Friday, November 30, 2012

letting go and going on

Quotations below are from Ajahn Cha
The Buddha did not teach to fix things, but to see according to the truth. If you want to change things, that is not Dharma, that is not truth; it is just the habit of someone who wants to create and manipulate. If you do not see the truth of the way things are, there is no path to practice, and you are outside of the noble truth of suffering, its causes, its cessation, and the path. (p.20, Being Dharma)
This does not mean there is no place for creating. In fact a lay life requires it. We not only need to recognize the truth of insubstantiality and the hollowness of our constructions, but we must learn to dance within them, aware of their benifits to our personal life and the good of our culture as well as their limitations.

Since the very beginning of the Buddha's dispensation, for those who hear and practice there has not been any requirement to adjust or modify things, only to know and surrender....[conditioned phenomena] have their nature to arise and pass away. Any other view of things is impure dharma, the teaching of ignorance embedded in the heart. There will be no cessation, the wheel turning endlessly: no soloution, no end, no way to stop.  (p.20, Being Dharma)

There is a time to step off the wheel. That time is always right now...and yet we go on. The stepping off has to happen over and over again as we navigate daily life, as we play in the constructions, but by also not being trapped in them. Surrendering again and again to things as they are, but also putting one foot in front of the other to face the changing moment and the truth that whatever we create will not last. Everything we build is like a sandcastle on the beach. Beautiful for a time (or useful depending on what we construct), but temporary. Suffering is in the ignorance of the nature of things - in the clinging to anything as it is in the moment.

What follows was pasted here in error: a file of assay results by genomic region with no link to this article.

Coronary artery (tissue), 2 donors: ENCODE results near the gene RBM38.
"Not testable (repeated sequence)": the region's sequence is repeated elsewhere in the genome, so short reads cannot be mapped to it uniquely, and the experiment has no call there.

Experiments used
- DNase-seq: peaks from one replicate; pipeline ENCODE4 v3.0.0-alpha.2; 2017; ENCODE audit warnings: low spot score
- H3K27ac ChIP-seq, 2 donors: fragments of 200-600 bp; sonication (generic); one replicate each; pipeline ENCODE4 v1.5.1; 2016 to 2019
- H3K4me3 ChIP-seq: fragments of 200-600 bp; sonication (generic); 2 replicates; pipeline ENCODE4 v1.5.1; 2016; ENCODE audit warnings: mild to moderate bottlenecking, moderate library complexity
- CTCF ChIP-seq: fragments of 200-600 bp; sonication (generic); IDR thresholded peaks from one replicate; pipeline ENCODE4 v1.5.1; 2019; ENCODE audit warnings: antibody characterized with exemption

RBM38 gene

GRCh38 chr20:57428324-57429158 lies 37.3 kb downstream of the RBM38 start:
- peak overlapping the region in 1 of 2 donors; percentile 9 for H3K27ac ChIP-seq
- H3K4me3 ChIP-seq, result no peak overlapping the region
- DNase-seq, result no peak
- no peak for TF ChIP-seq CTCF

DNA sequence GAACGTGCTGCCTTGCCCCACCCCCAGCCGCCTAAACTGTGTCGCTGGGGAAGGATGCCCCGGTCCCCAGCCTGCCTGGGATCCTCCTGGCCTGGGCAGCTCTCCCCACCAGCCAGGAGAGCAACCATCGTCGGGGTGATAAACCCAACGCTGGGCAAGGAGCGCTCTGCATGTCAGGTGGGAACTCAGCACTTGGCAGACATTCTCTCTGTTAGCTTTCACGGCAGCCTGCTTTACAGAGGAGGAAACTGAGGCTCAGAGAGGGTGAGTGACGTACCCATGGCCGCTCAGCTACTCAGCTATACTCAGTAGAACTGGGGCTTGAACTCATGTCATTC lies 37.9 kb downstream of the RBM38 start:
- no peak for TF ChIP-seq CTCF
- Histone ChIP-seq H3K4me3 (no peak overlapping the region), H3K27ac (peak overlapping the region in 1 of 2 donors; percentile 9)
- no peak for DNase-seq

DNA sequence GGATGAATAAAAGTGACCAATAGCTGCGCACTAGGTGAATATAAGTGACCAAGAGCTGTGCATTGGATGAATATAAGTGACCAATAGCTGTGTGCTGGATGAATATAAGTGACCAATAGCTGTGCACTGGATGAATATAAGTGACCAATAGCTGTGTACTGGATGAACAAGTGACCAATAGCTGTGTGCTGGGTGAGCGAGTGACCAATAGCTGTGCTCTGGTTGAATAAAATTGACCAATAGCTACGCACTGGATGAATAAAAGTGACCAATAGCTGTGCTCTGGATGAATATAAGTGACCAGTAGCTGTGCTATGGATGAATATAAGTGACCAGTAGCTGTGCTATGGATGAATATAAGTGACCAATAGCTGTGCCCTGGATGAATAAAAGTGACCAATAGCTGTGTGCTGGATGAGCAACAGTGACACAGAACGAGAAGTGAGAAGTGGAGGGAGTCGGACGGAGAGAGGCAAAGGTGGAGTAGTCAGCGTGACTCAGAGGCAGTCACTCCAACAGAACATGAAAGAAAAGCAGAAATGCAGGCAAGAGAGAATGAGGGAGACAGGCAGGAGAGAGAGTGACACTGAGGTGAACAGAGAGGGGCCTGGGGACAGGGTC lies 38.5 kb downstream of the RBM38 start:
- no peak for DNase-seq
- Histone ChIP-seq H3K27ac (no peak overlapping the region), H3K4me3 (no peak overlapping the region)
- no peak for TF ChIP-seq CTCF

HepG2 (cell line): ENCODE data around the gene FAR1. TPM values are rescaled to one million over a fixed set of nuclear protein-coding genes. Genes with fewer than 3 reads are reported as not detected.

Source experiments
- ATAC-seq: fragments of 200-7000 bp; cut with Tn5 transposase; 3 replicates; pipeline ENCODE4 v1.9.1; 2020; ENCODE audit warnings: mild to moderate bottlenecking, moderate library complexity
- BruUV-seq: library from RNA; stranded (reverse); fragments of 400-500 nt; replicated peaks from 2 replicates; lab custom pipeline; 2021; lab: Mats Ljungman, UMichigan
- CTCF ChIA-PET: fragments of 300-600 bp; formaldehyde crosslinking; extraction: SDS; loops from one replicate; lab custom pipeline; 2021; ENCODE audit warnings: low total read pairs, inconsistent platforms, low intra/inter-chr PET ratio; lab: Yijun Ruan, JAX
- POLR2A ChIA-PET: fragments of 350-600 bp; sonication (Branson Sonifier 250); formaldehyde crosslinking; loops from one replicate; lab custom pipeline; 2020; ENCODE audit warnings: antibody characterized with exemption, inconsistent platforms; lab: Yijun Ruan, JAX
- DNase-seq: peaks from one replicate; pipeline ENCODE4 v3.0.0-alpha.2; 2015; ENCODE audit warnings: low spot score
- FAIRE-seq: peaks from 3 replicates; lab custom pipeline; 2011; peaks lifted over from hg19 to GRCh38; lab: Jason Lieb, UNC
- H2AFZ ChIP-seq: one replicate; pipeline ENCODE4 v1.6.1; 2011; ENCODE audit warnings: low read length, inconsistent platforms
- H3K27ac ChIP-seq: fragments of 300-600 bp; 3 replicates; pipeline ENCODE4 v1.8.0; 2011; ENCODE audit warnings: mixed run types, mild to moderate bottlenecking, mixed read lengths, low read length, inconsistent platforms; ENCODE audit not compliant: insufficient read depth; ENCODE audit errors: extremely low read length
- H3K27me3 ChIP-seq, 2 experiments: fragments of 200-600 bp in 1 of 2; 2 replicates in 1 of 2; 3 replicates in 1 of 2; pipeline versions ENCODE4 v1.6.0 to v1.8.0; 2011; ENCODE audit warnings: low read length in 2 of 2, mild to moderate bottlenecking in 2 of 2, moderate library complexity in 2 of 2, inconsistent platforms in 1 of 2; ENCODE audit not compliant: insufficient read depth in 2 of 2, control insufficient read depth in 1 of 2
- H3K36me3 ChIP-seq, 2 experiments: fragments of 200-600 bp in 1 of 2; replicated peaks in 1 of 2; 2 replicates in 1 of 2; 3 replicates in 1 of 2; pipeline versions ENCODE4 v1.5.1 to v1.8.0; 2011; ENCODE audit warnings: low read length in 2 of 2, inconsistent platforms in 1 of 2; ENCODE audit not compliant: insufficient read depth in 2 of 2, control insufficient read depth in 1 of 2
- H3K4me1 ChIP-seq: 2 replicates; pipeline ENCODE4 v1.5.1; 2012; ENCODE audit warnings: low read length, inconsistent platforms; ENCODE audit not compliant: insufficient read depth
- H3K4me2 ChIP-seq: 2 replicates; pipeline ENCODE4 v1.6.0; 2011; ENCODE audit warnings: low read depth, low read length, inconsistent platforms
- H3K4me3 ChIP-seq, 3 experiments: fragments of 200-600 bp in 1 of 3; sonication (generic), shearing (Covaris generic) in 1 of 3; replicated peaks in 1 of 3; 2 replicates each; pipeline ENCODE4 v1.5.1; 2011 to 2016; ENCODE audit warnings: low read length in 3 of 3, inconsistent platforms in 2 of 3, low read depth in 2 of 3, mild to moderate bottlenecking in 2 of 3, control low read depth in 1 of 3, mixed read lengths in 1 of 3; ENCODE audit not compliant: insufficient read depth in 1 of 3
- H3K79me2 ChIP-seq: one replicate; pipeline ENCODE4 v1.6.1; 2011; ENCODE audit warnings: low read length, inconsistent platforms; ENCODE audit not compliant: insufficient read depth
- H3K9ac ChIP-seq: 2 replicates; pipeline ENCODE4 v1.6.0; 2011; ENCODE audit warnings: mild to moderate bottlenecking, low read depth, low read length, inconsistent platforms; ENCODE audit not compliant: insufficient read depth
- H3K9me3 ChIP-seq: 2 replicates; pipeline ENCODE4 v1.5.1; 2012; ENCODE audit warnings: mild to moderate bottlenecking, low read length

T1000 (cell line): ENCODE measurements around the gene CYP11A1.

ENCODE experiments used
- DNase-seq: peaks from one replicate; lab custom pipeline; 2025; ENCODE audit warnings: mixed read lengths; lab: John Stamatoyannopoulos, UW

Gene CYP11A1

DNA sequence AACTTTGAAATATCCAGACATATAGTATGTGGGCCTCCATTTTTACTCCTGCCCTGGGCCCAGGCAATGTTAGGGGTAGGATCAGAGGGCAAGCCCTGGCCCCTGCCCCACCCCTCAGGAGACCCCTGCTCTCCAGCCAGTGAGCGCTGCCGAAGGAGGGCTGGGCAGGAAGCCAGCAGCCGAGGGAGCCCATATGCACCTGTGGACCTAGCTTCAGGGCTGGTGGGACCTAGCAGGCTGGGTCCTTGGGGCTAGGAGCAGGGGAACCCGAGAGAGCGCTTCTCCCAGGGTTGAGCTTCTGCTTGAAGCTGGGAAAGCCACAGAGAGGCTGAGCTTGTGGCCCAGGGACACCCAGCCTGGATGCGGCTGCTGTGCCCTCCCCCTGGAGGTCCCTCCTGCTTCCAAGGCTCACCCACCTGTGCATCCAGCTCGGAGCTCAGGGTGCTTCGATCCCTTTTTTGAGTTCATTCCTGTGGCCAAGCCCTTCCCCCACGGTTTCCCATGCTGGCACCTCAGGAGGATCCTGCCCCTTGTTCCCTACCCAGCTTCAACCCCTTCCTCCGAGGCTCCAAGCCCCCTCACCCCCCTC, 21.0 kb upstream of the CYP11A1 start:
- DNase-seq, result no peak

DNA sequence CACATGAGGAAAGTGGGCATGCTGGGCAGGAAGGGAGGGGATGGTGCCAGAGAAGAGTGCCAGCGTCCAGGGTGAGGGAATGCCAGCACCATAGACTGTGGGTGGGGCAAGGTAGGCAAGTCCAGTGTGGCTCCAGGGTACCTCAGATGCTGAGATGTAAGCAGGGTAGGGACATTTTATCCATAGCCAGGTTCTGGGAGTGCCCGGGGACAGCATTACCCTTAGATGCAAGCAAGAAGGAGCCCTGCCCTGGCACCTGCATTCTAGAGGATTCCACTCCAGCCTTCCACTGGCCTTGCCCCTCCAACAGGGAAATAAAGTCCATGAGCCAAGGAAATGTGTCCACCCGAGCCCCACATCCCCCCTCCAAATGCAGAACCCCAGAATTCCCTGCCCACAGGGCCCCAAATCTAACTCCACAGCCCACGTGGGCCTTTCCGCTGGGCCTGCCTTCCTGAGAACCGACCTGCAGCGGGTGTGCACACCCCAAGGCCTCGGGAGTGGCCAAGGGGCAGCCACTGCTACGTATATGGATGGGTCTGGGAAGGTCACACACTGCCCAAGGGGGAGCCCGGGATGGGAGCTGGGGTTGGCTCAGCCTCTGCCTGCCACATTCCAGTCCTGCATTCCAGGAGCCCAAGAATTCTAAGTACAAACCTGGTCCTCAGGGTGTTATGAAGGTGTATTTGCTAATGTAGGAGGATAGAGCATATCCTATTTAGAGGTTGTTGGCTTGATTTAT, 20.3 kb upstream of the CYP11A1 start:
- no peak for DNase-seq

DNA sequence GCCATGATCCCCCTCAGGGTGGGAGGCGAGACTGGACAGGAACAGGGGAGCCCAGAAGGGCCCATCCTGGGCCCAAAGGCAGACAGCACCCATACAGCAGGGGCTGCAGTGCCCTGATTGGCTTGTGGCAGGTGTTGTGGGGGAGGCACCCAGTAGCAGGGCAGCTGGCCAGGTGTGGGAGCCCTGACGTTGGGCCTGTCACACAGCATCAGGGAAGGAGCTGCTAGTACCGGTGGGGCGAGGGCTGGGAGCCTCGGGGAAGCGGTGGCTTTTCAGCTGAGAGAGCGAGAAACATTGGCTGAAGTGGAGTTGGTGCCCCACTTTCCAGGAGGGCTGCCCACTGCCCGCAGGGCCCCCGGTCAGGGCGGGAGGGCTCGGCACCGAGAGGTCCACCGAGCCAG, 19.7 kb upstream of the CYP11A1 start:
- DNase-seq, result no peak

Its like insects crawling on the rim of a water barrel. They are always moving, but they aren't going anywhere, only traveling around and around the rim. The thoughts of ordinary benighted beings are the same. We may think we are headed far away, but we are only going around in circles, always, coming back to the same place. We don't see this cycle in the heart because there is no wisdom to see. ..In Dharma we want to see..that there is no solution, nothing to change or adjust, because the Dharma is always complete as it is. So we give up trying. (p.20, Being Dharma)

Until we choose or are confronted with an ultimate cessation, we live on with as much wisdom as possible of things as they are. We can change things within the constructions we have created, our own or our societies - and we should, but we also recognize our personal limitation and a broader scope from which our constructions have arisen. Ultimate reality does not need fixing.


Living skillfully